“You told us (in court) that your brother had a GMC Sierra truck, but in your police statement, you said your brother had a champagne 2005 Chevy Silverado?” asked Farquharson.

Mr Farquharson questioned Johnson about who had told him about his brother’s murder. Johnson said that William McKenzie and his neighbour Alexander Rolle had told him the news.

“You asked them how they know that?” “No,” replied Johnson.

“Did you go inside the house?” asked counsel. Johnson said he did not, but that he could see inside the house because the door was open.

“Did you know that a cellular phone was next to your sister-in-law?” “No, I did not see one,” he said.

The defence counsel asked Johnson if he and his brother had received a government contract with the Ministry of Education. “You and your brother did not buy a school bus together?” “No, sir,” Johnson replied.

Johnson said his brother had purchased a school bus and he was supposed to be working for his brother driving the vehicle.

Police Officer 3246 Shantel Newbold Williams of Criminal Records Office, said on September 18, 2015, she and several officers, along with one of the five accused men, Allan Alcime, went to a bushy area off Queens Highway where a set of keys and a handheld radio were found.

Officer Williams said Alcime had pointed out the keys and a Motorola handheld radio. She took photographs of the items with a digital camera and swabbed the items for DNA testing to be performed at the Police Forensic Lab.

She then said the images were downloaded to a desktop computer at CRO and then burned onto a CD. The CD was then taken to a photos shop and photographs were produced.

The woman officer said she made an album with the photographs.

When Farquharson asked Officer Williams if she had scratched her name or signature on to the handheld radio, she said that she had not.

“If you were provided the handheld radio again how would you identify it?” he asked. Officer Williams said the items were collected, sealed in an evidence bag and turned over to another officer.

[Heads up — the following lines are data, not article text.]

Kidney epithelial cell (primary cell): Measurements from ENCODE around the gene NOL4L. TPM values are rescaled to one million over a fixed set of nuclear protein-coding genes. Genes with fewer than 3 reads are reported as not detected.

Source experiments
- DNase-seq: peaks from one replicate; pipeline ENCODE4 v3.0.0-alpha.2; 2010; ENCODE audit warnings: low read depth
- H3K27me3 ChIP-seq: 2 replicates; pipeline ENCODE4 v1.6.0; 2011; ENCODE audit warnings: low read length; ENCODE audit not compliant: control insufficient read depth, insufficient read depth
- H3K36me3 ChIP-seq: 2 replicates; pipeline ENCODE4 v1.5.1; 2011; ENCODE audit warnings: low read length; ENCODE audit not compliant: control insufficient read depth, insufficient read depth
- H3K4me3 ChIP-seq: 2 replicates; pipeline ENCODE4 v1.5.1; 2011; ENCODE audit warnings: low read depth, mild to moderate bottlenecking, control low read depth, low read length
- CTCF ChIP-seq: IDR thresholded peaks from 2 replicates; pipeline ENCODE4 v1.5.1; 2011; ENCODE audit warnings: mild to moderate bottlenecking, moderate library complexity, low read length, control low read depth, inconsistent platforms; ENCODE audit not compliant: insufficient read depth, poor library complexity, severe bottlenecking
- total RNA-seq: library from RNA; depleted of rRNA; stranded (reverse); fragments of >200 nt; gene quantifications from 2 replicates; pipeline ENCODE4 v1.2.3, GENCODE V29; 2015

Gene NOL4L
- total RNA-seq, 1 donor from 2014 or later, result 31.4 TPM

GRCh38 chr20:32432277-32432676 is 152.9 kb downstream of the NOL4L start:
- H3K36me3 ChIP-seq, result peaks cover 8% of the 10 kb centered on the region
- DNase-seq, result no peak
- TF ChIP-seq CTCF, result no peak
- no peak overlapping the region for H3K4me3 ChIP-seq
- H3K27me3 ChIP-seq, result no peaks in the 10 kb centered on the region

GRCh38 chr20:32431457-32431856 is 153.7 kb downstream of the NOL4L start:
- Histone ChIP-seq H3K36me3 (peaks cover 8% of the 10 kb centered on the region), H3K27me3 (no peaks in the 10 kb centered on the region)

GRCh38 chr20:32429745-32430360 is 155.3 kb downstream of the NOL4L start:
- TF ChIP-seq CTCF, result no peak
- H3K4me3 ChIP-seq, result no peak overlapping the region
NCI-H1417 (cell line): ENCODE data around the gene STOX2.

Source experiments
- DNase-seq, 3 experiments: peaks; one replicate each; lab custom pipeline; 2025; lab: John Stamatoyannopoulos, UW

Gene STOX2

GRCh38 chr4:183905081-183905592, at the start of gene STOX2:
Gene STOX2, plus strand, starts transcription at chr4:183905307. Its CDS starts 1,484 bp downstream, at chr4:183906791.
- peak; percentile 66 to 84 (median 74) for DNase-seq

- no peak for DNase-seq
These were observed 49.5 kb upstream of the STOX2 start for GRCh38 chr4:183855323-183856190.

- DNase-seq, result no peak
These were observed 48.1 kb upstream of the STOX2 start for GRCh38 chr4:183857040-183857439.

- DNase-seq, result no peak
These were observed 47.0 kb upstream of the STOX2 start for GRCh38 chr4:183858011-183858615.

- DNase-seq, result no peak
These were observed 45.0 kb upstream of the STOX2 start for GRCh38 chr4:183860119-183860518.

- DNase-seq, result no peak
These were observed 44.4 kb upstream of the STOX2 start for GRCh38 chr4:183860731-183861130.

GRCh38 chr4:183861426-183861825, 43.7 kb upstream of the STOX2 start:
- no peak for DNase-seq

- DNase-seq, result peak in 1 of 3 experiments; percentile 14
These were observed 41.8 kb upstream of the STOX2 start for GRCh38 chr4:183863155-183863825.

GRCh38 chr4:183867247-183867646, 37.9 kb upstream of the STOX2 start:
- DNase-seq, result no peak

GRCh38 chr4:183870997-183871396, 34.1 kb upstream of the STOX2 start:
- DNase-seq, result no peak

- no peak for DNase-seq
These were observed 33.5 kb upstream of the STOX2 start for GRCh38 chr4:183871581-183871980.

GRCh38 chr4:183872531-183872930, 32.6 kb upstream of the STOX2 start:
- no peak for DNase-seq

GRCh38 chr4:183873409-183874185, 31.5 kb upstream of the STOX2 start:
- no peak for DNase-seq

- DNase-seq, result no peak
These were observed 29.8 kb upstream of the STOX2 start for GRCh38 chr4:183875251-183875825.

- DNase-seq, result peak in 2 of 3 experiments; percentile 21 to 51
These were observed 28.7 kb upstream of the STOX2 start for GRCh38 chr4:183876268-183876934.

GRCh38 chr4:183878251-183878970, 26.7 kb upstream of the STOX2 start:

“When you swabbed the items for DNA, you could have removed fingerprints that were on it?” he asked.

“Yes,” she replied.

Farquharson asked the witness if she had tried starting the truck with the keys they found, but Williams said that she did not.

“Did you turn on the handset to check the records in it?” Farquharson asked. Williams replied, “No.”

“As a police officer, are you aware that there is a log that is on the handset? “Yes,” she replied.

“Do know how it got there?” he asked. “No I don’t know how it got there,” she said

The court also heard that before the couple were murdered, the container port supervisor had some $10,000 cash in his possession.

Greg Johnson, the nephew of the deceased, said he knew his uncle had the money because he saw the cash.

He testified he believed the money was a part of a $30,000 loan his uncle had obtained from the Commonwealth Bank.

During his testimony, Greg Johnson said his uncle got a loan to purchase a school bus and that he was not aware of any other businesses he had owned.

Johnson, who was also employed at the container port, said his uncle Barry was a supervisor at the container port and also drove a taxi.

He said his uncle never kept large sums of money on him, or at his residence.

“Money would not be the motive for the crime?” asked Farquharson. “Yes, sir,” Mr Johnson replied.

The nephew said his uncle Barry had a Chevy Truck. He said the white hat that was found inside a truck that was recovered by police was that of his uncle.

He said that all supervisors at the container port wear white hats.

Farquharson asked the witness if his uncle drove a Chevy Silverado.

Johnson said that his uncle drove a Chevy truck and that he had been in the truck many times.

But Farquharson insisted his uncle’s truck was not a Chevy Silverado, but rather a GMC Sierra truck.

Farquharson also asked how he knew the white hat which he saw in the truck was his uncle’s. Johnson said that only supervisors wear white hats at the container port.

Counsel asked, “How many supervisors are at the port?” Johnson said there were many.

Farquharson suggested he was not sure that the hat was his uncle’s, but Johnson insisted it was. “That’s my uncle’s hat, he always keep it in his truck,” he said.

Farquharson asked Johnson who had told him the news about his uncle. He said his cousin Bruno Parker had called him up and told him that something had happened to Barry.

“The first person who called you was Bruno Parker who had also been subject of home invasion?” asked counsel.

The trial continues.